Ball mice were common a few years back. Their popularity was due to the absence of the optical mice. I remember those days when you have to constantly clean the rollers of the mouse because they will be so caked up with dirt that it doesn’t track smoothly anymore. And they were heavy because of the heavy ball in them and sometimes they can slip if you move your mouse too fast.
Ball mouse. It’s missing its PS2 port.
So what do you do with an obsolete piece of junk? You rip it out and see what you can salvage. I got here a HP ball mouse. Not sure what’s wrong with it but I picked it up from home last time I went back to Kuching. Thought it might come in handy. And I was right.
How fast can this bike go? Let’s find out.
It suddenly dawned to me how dangerous it was riding a bike without knowing how fast I was going. If I knew exactly how fast I was going, I can time those corners perfectly and achieve the fastest entry and exit speeds. And if I knew how fast I was going, I can probably judge the braking distance and that will allow me to brake later, shaving off precious lap time. Alright, I am being ridiculous but that’s not entirely impossible either.
There are 3 pairs of infrared receiver and transmitter here.
I checked the front brake disc and found that there are 15 holes per revolution. I did some calculation and found that by determining the rate of holes passing through the infrared sensors (transmitter and receiver pair), I can get a relatively accurate measurement of the speed of the bike.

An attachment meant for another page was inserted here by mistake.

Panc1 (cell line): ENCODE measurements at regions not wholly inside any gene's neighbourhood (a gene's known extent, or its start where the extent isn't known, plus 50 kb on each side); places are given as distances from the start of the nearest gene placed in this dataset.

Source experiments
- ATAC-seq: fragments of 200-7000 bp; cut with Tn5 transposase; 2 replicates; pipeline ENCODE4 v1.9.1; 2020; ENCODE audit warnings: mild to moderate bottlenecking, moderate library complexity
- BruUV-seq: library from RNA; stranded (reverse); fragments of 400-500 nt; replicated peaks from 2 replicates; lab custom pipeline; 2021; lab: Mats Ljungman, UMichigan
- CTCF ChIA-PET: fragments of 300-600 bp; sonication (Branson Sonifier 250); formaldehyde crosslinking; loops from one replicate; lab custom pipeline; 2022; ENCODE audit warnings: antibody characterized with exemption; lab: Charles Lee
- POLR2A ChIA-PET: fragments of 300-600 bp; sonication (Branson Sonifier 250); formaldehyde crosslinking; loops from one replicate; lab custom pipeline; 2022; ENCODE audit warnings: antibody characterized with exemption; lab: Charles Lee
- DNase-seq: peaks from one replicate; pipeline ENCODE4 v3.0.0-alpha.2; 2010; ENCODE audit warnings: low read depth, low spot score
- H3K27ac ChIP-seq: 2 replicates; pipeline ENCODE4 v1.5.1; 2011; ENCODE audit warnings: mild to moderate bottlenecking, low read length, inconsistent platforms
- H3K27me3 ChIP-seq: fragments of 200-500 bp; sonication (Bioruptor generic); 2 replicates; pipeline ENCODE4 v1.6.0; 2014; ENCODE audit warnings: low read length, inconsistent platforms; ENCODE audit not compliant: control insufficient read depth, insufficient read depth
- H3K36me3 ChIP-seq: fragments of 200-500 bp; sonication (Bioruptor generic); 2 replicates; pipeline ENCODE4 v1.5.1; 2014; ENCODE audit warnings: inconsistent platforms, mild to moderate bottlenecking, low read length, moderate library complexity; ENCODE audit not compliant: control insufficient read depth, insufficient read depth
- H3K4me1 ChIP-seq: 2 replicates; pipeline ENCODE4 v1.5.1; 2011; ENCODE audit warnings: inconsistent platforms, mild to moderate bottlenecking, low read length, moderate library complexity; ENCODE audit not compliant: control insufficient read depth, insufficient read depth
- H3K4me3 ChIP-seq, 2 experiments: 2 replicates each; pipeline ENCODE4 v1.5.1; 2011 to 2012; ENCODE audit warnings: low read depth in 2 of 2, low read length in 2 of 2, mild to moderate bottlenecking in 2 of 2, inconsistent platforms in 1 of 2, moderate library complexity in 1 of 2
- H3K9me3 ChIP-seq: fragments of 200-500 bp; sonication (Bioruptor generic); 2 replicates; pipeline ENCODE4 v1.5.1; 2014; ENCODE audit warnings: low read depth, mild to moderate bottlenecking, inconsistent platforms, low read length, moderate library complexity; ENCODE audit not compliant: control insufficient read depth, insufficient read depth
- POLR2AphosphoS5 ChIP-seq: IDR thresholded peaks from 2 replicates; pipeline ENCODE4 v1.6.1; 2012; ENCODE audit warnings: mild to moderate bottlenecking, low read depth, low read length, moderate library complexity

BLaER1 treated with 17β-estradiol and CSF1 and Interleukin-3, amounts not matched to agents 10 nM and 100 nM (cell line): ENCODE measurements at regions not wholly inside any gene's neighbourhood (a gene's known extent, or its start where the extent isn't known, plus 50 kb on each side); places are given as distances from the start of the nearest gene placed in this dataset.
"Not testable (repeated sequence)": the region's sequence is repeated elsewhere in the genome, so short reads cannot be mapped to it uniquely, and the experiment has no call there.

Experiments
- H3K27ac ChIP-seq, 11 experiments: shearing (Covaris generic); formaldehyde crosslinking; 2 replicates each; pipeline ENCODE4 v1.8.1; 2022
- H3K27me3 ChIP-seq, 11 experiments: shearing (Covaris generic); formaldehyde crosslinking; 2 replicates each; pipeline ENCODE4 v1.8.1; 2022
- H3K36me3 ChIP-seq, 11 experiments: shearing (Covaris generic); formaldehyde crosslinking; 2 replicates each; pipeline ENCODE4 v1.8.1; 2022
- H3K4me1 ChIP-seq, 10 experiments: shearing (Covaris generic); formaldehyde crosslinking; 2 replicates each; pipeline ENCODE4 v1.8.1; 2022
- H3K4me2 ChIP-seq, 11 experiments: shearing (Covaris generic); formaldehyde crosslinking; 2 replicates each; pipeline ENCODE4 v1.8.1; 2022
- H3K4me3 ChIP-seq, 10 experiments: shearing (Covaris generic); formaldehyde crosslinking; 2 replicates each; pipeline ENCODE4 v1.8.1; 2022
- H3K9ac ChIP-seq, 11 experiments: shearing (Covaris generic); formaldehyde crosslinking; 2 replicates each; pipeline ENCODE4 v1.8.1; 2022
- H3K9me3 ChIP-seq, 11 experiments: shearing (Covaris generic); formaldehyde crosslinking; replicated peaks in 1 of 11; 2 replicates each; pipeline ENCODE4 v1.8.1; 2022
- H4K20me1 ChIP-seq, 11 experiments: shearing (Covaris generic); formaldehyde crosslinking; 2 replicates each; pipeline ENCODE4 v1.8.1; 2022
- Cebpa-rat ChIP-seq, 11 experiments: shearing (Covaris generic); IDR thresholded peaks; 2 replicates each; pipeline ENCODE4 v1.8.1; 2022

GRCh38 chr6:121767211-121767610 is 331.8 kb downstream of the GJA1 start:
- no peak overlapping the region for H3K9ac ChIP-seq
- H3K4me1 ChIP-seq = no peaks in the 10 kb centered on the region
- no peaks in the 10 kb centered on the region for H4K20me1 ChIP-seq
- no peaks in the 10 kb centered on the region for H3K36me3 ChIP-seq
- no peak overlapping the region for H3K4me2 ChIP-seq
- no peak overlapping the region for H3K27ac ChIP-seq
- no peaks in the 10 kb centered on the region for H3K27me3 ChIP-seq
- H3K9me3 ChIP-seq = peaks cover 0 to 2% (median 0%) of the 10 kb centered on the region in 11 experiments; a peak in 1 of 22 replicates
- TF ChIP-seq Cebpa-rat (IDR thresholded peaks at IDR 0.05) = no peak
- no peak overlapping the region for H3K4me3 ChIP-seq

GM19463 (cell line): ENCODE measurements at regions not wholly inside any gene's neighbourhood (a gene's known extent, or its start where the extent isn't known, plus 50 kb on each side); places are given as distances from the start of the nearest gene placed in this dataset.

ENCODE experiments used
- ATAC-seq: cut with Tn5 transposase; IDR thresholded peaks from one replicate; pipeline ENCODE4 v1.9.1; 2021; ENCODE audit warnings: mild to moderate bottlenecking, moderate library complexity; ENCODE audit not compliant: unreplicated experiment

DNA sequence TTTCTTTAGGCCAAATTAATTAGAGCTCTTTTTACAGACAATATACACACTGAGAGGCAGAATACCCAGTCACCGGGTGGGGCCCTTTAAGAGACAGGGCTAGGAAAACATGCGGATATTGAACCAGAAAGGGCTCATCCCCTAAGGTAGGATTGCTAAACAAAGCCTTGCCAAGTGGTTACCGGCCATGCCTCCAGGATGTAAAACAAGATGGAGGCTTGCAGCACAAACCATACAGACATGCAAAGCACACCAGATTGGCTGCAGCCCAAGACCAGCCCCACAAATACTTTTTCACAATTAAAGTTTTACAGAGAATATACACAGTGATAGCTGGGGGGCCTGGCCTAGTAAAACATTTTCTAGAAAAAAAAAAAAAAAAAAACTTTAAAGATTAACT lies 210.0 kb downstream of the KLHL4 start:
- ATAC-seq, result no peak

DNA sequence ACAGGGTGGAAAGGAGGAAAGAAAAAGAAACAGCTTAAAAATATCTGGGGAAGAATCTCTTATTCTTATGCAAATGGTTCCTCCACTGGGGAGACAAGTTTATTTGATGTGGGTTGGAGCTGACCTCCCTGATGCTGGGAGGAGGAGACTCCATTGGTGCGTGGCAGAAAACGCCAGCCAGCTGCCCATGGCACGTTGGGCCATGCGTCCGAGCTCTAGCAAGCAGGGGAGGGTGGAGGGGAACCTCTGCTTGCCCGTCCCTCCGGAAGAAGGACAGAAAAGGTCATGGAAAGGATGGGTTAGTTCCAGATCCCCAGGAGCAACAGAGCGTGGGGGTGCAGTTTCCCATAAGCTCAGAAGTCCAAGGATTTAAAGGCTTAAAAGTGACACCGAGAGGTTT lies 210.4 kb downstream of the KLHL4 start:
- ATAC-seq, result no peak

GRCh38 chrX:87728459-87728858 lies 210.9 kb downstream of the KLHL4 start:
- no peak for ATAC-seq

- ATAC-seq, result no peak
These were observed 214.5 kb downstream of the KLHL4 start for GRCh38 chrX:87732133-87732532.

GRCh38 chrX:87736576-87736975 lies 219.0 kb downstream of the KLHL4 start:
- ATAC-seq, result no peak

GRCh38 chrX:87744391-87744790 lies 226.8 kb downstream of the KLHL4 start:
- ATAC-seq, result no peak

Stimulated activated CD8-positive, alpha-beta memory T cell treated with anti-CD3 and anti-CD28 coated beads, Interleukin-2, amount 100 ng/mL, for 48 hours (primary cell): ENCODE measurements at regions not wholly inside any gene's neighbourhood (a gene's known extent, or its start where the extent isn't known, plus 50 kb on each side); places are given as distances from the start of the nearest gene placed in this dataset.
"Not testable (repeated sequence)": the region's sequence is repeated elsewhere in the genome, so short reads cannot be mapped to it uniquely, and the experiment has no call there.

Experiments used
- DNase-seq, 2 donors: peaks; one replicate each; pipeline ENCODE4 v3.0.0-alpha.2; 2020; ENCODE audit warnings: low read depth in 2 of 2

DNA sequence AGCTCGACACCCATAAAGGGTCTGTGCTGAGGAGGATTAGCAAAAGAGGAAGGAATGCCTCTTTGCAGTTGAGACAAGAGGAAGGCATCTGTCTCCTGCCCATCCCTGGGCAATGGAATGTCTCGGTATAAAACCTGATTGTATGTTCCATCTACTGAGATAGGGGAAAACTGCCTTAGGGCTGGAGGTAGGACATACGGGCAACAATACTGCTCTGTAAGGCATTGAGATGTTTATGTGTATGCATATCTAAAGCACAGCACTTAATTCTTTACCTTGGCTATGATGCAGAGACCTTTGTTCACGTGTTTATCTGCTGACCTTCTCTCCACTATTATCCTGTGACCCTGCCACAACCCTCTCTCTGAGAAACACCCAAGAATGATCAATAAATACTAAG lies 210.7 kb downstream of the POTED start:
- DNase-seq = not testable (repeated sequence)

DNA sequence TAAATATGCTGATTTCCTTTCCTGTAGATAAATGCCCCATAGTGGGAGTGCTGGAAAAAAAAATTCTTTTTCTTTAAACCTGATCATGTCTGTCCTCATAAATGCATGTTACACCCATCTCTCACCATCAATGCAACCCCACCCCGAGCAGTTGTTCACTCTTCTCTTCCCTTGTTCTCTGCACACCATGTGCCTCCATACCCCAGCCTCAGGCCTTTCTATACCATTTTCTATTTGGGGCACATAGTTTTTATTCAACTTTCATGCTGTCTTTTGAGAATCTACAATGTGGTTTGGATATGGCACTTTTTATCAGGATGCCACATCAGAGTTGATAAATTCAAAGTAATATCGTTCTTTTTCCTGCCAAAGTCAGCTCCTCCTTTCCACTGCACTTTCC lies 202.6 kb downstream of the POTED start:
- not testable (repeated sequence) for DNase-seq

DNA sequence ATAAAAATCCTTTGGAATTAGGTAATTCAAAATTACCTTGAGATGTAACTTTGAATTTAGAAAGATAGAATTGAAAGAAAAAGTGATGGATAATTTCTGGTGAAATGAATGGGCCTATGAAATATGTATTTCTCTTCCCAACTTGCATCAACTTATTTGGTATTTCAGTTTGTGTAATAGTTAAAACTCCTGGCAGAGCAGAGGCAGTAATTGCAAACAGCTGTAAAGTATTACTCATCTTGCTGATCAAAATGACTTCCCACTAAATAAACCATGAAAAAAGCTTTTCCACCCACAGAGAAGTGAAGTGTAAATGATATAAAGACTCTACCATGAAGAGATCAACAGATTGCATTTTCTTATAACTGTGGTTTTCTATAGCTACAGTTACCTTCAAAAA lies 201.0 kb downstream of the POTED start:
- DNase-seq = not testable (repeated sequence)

The black one is the receiver and the transparent one is the transmitter.
Cameras can detect infrared. This is how it looks like when it’s on…
and when it’s off. Try pointing your remote control at your digital camera/camera phone. You’ll see that purplish glow.
Time to rob. Power supply providing the 5v to power the mouse circuit during testing.
I took the transmitter and receiver pair from the scroll wheel because they were the biggest. This is because the distance between the pair was larger to accommodate the scroll wheel. And through further testing, I discovered that the receiver will emit a small voltage when it is being flooded with infrared beam. Using that, I built a circuit to amplify the signal and fed it to a PIC 16F84A.
16F84A running at 4Mhz with 2 multiplexed 7-segment displays.
I haven’t had time to come out with the circuit diagram but rest assured it will be shown in Part 2. The PIC basically counts the holes passing by with respect to time. I have a short video sample below that shows the PIC COUNTING the number of holes it detected. It should increase by 15 for each wheel revolution.
Try not to multiplex displays if you can. The wiring is hell.
The next part is figuring out how to mount the sensors on the brake disc. I came up with a metal bracket to hold the sensors which was soldered to a board. I used excessive hotglue to keep it in place.
The black receiver is actually semi-transparent! You can see the infrared shining through it.
The board. I had to raise the sensors a bit to align with the holes on the brake disc.
And this is how it’s mounted on the bike. The metal bracket is connected to the front mud guard. I reused the mouse’s wire to connect the sensors.
A clearer picture of how it’s mounted.
And a closer view.
This concludes the first part. As of now, everything is already mounted on the bike and I have modified the PIC to make it display the speed instead of detecting the number of holes passing through the sensor. But I cannot test it out yet until I get its spark plug changed. Part 2 will include the circuit diagram and the code for the PIC which was written in mikroBasic. So stay tuned! Continue reading